Memorial Day: Reflection or recreation?

Taps, gun salutes and the National Anthem are ways many honor the fallen on Memorial Day.

AUGUSTA, Ga. (WJBF) – The Augusta-CSRA Memorial Observance, held downtown at the All Wars Monument, honored veterans from all wars and those associated military support organizations.  But others chose to celebrate the day with a cookout or a trip to the lake.  The quiet reflections mixed with gun salutes and presentations of colors are all solemn reminders of lives lost during battle.  Though many Americans celebrate, the veterans we spoke with say that’s OK, just don’t forget the day’s true meaning.

“I wouldn’t be standing here on the street talking if it wasn’t a day that we should honor those who died,” said Ret. Sgt. Major Ed Trimble, a Vietnam veteran.

We spoke with Trimble about events such as cookouts being the thing to do on Memorial Day during the city’s annual observance.

Each year, Augusta and the CSRA gathers on Broad Street at the All Wars Monument to watch the posting of the American flag, a military salute, and hear The Star Spangled Banner.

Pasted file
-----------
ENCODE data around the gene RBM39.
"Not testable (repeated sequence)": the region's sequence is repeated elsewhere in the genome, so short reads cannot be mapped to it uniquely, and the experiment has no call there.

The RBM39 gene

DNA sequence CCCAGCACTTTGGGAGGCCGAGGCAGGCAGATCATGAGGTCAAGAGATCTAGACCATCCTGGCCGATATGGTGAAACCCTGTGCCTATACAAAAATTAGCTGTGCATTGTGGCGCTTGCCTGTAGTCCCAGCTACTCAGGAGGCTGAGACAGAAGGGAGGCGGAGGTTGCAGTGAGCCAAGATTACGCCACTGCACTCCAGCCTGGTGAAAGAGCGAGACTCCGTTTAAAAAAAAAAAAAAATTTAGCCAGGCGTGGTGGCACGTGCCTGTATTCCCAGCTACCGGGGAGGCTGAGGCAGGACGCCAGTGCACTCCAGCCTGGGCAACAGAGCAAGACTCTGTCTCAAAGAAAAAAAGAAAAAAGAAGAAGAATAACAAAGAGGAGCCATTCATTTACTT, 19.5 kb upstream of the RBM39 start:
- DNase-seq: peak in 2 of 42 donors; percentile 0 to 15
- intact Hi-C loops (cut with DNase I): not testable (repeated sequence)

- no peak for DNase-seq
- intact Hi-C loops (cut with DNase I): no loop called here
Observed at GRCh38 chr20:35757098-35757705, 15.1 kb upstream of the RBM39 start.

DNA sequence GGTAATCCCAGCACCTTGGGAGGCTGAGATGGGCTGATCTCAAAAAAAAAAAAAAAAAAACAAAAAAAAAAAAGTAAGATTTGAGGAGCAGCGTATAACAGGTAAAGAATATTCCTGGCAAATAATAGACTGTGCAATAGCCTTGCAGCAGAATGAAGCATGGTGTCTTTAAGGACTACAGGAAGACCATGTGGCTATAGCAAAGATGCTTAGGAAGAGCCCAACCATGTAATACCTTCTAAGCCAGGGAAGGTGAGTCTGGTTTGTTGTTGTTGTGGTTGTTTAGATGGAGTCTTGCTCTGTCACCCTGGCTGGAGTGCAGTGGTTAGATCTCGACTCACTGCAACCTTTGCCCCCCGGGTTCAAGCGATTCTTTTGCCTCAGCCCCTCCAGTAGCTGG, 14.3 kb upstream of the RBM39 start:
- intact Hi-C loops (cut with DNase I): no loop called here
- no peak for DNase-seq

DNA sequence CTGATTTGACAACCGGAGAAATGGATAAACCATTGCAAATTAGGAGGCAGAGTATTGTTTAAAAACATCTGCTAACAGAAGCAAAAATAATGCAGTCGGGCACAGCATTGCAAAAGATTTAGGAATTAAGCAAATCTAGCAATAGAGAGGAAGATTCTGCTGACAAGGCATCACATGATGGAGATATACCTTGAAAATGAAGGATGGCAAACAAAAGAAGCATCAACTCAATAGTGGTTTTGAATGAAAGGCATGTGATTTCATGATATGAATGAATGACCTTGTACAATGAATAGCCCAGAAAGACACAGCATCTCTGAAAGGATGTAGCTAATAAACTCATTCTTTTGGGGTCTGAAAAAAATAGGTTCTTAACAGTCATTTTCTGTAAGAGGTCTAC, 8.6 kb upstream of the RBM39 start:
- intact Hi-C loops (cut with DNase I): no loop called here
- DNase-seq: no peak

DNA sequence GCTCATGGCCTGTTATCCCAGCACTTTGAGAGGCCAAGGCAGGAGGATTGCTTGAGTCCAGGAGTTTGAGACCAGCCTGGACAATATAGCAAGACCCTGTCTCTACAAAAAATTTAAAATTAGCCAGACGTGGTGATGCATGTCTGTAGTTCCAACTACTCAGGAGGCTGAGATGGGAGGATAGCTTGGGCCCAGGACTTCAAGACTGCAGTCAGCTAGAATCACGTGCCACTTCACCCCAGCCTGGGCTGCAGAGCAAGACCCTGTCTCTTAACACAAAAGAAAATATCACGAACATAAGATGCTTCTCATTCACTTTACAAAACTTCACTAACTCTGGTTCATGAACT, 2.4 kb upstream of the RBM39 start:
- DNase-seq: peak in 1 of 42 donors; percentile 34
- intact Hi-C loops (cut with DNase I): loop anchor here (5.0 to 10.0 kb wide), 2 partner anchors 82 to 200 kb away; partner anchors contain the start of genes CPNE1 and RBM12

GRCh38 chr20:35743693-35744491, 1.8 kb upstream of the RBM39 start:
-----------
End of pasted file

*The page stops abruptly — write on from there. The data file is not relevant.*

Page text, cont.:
U.S. Congressman Rick Allen, of Georgia’s 12th District weighed in on the importance of the day.

“Our forefathers established something here in this country, frankly, that is the envy of the world. Then you have these brave men and women who exhibit the greatest love of all.”

But some Americans trade in those ceremonies honoring brave men and women who died for time off doing recreation. Some vets said that’s alright with them.

Trimble served in Vietnam between 1966 and 1967 working on computers and helping get supplies into the country.  He agreed that the day is indeed a day to celebrate.

“I left the lake early so I could be here,” he said.  “A lot of our friends and buddies we left in Vietnam.”

Fort Gordon Commanding General Major General John Morrison gave remarks during the event. He said the words “Veterans, Happy Memorial Day” is not what the day is about.

“To those who have seen the horrors of combat. To those who have seen their brothers and sisters in arms manned or killed. Today is a most sacred day,” he stated.

And for others veterans, it simply means never forgetting a time where going to battle and dying meant life for others.

Richard Craig, who served in World War II between 1943 and 1946, also told us to celebrate, but don’t forget.

“It’s a good day to celebrate the lives of our departed comrades. We should have more of them. We should never forget,” he told us.

The event included a special announcement. A new Vietnam War Memorial will go up southeast of the All Wars Monument and the Korean War Monument on Broad Street by Labor Day 2018.

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